Uproar at HR Photoshopping Worker's Skin to be 'Whiter' on Official Website

One Reddit user has asked for advice after finding out that the human resources department where they work has "Digitally de-aged me and lightened my skin-tone many shades" in photographs on their database.

The user, shmoseph, went on to say, "I've kept this to myself, but I did go through our directory and observed the following:

  • Anyone who isn't Caucasian has had their skin lightened significantly.
  • No one has wrinkles. Balding men have digitally enhanced hair lines.
  • Some men have digitally added makeup and enhanced smiles.
  • Teeth are whitened or replaced with digital teeth.
  • These edits are not subtle. Many people are unrecognizable.

"I would post a before and after comparison, but I don't feel like putting my job at risk. This is all very unsettling, and low key feels like age and racial discrimination. Any advice would be greatly appreciated.

As reported by Merriam-Webster, the term "whitewashing" gained popularity in the late 1990s, "as more people of color called out the television industry and Hollywood for their tendency to default to casting white actors." The term refers to when a white actor is chosen over a person of color to play a non-white part, but can also refer to the lightening of skin and the straightening of hair using photoshop.

In 2016, the issue of whitewashing was brought back in to the public consciousness when actor Joseph Fiennes was cast as Michael Jackson in the one-off 30-minute comedy Elizabeth, Michael & Marlon, which centered around the remarkable true story of Michael Jackson, Marlon Brando and Elizabeth Taylor embarking on a road trip to California from New York in the wake of the 9/11 attacks.

At the 2018 Oscars the issue was again given a public stage, when Francis McDormand, after winning the Oscar for best actress in Three Billboards Outside Ebbing Missouri, ended her speech with two words of advice, "Inclusion rider", referring to a possible clause in an actor's contract that demands the cast and crew be diverse in order to retain the actor.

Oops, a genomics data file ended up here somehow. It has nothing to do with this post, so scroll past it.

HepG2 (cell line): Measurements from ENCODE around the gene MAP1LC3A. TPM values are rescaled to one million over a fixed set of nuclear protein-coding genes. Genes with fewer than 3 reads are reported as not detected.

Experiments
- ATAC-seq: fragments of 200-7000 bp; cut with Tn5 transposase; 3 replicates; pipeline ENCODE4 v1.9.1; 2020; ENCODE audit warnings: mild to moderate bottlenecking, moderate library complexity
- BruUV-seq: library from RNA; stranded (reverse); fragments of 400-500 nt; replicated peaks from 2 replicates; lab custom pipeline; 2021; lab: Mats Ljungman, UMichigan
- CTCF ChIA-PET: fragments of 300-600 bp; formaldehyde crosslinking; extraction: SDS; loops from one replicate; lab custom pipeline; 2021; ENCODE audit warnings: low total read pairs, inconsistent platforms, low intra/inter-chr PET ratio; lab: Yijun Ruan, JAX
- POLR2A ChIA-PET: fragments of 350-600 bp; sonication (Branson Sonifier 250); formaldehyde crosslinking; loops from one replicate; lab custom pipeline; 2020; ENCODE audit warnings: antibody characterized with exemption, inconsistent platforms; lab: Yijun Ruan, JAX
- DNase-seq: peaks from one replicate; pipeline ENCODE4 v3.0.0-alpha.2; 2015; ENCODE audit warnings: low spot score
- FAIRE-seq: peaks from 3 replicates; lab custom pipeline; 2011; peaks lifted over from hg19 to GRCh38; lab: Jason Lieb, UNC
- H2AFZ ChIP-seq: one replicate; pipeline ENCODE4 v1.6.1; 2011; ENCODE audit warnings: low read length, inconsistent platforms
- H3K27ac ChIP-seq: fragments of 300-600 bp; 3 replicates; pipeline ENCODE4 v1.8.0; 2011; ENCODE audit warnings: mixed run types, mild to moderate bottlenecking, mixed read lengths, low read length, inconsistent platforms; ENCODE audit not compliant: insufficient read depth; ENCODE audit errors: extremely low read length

Similarly, in 2019, a Japanese noodle company was pressured to pull an advert featuring Japanese tennis star Naomi Osaka after it depicted her with lighter skin and a narrower nose.

racism depicted
Black color figurine among crowd white people background. Stock image. The term white washing first became commonly used in the 1990s. Getty Images

Redditors called out the situation as racist, with user ObjectAtSpeed saying "It feels like racism because it is" gaining 8,600 likes, and SatansHRManager agreeing: "Gut feeling, totally agree, but that said: It's a first for me. Haven't seen this yet. A disgusting, new, first."

Other users called on the user to quit over the situation. "Send a resignation letter after you find a new job. I couldn't imagine staying there", said DrPepperSocksNow, with beartheminus adding: "Make sure you explicitly state why you left."

Some users suggested that the photographer may be to blame: "Jumping on the top posts to see if the photos were taken by someone in house or an external photographer?

"It's absolutely not okay that they have been posted, but it's possible that if the work was done by an external photographer who used their own artistic license with Photoshop. Either way I suggest you bring it up with HR." said one user while another agreed, "This is exactly what I was thinking. It could just be an innocent yet heavy handed attempt at retouching. Some people really suck at it. Confession...when I first started taking portraits I was really bad about brightening up the eyes too much in post. Nobody ever complained about it but looking back now I see how goofy it looks that every portrait I took around that time has these piercing bright eyes. I also lightened teeth but I never messed with wrinkles or skin color."